To investigate the interaction of lipoproteins with semipermeable membranes, solutions of low density lipoproteins (LDL), very low density lipoproteins (VLDL), mixtures of the two, and diluted, normal, and hyperlipidemic serum were ultrafiltered through a synthetic membrane (500 A nominal pore diameter) using a stirred laboratory ultrafiltration cell. The pressure dependence of ultrafiltrate flux showed that a concentrated layer of lipoproteins was built up at the membrane surface (concentration polarization) and that VLDL was more subject to polarization than LDL. This phenomenon controlled the observed lipoprotein transport behavior. Whereas true membrane rejection (the fraction of the solute on the membrane surface which does not pass through the membrane) was greater than 0.95 for both LDL and VLDL, observed solute rejection varied from nearly 0 to 1.0, depending upon experimental conditions.
Clark K. Colton, Sigmund Friedman, Dana E. Wilson, Robert S. Lees
Conjugates of bilirubin were studied in normal bile of man and rat, and in bile of liver patients. In general human bile was obtained by duodenal intubation. In addition T-tube bile was examined in patients operated on for mechanical obstruction. The bile pigment compositions of duodenal and T-tube bile were similar in two patients where comparison was possible. Obstruction of the bile duct in rats was used as an animal model for obstructive jaundice.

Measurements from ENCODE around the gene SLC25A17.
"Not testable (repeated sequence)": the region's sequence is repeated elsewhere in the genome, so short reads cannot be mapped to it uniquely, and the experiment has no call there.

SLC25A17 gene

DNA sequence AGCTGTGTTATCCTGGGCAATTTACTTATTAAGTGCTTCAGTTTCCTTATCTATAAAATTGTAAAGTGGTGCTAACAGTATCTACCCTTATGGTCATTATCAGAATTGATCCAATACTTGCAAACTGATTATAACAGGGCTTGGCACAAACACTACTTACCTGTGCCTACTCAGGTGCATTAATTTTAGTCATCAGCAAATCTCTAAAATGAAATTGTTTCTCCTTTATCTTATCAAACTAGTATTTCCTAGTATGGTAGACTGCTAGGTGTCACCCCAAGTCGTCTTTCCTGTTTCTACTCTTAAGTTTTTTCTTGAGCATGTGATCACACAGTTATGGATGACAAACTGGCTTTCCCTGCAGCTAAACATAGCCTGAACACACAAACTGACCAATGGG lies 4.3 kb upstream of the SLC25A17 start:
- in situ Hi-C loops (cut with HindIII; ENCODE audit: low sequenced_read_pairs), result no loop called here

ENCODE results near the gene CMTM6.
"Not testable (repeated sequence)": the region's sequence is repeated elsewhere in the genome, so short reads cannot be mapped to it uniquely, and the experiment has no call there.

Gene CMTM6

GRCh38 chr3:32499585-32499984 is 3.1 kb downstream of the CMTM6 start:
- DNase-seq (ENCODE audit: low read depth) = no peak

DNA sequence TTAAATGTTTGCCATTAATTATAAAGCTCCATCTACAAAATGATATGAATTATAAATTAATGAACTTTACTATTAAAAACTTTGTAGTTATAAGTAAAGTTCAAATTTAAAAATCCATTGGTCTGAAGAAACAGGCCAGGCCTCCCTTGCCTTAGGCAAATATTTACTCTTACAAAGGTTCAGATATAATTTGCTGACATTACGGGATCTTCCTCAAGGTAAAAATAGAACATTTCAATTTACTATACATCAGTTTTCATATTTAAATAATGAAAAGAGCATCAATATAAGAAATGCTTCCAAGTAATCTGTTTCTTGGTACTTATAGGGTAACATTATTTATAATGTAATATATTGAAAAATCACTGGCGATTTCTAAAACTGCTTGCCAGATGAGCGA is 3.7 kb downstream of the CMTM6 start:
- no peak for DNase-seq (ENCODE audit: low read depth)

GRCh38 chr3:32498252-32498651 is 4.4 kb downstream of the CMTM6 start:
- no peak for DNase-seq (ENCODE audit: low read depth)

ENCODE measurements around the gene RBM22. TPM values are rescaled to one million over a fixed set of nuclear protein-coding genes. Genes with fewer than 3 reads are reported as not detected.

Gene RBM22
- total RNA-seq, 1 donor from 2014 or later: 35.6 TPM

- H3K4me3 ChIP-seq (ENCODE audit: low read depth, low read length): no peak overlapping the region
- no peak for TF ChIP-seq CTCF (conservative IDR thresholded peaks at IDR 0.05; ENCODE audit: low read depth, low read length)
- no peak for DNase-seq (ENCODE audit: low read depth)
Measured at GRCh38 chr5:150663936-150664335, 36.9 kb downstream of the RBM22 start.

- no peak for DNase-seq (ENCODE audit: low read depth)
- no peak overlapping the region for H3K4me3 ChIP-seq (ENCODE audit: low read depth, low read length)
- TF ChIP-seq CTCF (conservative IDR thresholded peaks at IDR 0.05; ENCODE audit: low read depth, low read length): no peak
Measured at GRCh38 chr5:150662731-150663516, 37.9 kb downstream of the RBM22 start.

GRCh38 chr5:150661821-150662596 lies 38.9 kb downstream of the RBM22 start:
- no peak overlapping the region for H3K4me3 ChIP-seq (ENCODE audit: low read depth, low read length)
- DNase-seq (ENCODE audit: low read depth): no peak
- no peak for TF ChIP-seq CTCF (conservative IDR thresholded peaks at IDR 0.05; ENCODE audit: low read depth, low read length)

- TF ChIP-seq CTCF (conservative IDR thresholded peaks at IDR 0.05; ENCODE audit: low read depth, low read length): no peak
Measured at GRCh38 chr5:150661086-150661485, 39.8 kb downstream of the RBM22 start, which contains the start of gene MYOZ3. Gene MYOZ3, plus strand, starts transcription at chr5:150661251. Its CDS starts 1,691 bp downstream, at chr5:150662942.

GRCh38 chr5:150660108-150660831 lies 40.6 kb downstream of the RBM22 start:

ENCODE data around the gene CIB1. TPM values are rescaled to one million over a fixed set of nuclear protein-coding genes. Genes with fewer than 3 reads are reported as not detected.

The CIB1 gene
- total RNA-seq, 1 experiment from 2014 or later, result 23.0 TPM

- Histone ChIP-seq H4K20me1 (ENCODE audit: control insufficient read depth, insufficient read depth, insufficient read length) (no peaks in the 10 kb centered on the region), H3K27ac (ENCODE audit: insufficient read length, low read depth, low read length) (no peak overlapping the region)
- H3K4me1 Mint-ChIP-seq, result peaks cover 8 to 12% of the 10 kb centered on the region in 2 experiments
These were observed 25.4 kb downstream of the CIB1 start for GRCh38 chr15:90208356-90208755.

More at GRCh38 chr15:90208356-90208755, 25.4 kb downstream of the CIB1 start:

J. Fevery, B. Van Damme, R. Michiels, J. De Groote, K. P. M. Heirwegh
6-n-propylthiouracil (PTU) administered to male Sprague-Dawley rats maintained on 2 and 5 μg L-thyroxine (T4)/100 g body weight resulted in a marked reduction in the rate of conversion of L-thyroxine to L-triiodothyronine (T3). These effects could not be ascribed to induced hypothyroidism since the group maintained on 5 μg T4/day had normal levels of liver mitochondrial alpha glycerophosphate dehydrogenase. In confirmation of previous studies, PTU also reduced the fractional rate of deiodination of T3. These observations provide a possible explanation of the many published observations indicating that PTU antagonizes the tissue effects of T4 but not of T3. The data suggest that monodeiodination of T4 but not of T3 is essential before hormonal effects can be manifested at the cellular level.
Jack H. Oppenheimer, Harold L. Schwartz, Martin I. Surks